2. The East India Company was soon joined by the United States
By the end of the 18th century the East India Company was shipping tons of opium from India into China, where its casual use, that is, non-medicinal use, was illegal. The market was highly lucrative, and the EIC was aided through the use of the time-honored practice of bribing local Chinese officials. After the American Revolution, ships from the United States joined in the illegal trade, shipping opium from the Ottoman Empire to China. In China, opium addiction rates soared, while Great Britain continued to ban casual use of the drugin the British Isles. The EIC brought in opium through the exploitation of loopholes in Chinese law – which allowed limited importation of opium for medicinal use – though most was simply smuggled in by its ships.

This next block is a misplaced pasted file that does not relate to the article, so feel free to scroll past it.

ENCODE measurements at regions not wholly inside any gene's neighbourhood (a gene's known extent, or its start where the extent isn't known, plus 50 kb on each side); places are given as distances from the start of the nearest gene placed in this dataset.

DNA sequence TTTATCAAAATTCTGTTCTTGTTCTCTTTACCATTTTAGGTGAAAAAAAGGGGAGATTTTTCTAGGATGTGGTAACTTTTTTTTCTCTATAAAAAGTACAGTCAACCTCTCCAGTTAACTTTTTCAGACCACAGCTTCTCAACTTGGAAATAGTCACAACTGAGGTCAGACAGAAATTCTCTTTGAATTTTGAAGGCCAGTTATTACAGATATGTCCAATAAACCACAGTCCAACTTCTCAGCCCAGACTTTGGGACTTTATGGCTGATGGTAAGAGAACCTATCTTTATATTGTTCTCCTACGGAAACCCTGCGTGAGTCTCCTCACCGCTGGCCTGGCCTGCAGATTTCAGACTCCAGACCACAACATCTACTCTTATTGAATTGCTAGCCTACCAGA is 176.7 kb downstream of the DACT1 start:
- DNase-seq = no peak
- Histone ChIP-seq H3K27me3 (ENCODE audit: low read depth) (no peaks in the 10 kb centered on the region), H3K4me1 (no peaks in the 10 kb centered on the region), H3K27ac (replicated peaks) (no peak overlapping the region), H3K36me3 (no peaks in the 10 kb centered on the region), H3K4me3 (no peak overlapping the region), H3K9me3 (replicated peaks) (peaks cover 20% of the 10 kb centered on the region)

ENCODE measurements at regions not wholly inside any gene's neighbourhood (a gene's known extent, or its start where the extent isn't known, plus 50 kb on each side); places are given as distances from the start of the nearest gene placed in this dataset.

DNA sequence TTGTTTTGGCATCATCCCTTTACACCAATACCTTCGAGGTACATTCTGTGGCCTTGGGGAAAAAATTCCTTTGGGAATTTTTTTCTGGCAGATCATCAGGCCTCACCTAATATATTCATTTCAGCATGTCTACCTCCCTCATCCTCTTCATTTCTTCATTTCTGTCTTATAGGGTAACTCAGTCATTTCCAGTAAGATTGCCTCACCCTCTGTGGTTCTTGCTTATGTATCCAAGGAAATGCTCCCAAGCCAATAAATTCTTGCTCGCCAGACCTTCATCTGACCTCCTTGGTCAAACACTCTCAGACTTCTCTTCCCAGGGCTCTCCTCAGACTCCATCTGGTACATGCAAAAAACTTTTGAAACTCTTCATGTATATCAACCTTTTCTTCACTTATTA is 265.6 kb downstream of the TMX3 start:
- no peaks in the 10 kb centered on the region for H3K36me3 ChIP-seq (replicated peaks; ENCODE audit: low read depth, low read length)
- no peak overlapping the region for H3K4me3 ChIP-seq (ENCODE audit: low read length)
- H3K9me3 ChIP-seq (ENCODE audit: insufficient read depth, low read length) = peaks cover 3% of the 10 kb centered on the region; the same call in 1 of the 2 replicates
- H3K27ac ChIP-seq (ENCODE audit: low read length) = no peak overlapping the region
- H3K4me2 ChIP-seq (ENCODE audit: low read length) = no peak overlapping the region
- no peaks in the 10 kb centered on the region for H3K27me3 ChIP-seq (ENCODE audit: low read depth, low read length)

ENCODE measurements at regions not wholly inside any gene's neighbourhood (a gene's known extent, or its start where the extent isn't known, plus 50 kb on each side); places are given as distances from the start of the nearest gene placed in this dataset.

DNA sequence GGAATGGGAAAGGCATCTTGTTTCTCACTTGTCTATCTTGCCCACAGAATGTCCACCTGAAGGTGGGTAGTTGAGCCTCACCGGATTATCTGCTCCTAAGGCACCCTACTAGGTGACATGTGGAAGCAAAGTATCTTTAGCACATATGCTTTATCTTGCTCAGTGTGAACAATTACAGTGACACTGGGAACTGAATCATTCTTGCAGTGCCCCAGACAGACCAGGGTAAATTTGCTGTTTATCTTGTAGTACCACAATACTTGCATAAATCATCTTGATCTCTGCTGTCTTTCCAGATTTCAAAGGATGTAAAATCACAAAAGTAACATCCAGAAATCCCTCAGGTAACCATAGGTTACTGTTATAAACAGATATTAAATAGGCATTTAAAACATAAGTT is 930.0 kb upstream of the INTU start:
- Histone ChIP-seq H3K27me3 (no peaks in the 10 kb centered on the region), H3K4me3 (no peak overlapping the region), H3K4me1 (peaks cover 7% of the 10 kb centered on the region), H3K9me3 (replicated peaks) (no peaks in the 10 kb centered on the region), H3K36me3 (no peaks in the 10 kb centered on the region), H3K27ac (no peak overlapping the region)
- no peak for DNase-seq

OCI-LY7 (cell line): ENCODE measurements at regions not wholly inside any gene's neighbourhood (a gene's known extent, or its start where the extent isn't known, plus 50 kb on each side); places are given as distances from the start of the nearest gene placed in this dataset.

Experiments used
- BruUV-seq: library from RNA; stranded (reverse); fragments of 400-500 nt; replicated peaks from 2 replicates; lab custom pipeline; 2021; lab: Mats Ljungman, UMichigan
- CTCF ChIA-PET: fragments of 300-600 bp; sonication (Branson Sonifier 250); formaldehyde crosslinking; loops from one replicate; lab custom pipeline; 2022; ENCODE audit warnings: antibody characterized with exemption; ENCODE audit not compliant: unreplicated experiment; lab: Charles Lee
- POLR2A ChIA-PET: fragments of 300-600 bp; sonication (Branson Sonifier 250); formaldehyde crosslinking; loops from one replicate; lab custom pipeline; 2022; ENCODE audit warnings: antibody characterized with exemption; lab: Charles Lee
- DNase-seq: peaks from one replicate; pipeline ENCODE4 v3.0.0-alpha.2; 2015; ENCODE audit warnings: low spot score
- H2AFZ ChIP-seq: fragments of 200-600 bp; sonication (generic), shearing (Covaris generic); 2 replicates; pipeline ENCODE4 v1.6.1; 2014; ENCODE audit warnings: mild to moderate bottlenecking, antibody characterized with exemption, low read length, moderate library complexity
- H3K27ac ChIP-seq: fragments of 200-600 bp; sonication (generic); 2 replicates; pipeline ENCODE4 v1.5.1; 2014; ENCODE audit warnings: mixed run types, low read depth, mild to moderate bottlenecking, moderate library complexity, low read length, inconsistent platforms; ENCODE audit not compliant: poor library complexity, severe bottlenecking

By the 1830s China’s Qing government recognized the crisis it was facing due to the trade with the western nations. Illegal opium trade had created frighteningly high rates of addiction to the drug, with millions of Chinese affected. The trade with the west had been intended to provide an influx of silver into the Emperor’s treasury. Instead, the demand of opium traders to be paid in silver had created a drain on the treasury, and a shortage of silver in China. The Daoguang Emperor ignored the calls from some advisors to legalize, regulate, and tax opium and appointed Lin Zexu to serve as Imperial Commissioner for Trade in Canton, with the mandate that the illegal trade in the drug be brought to a halt.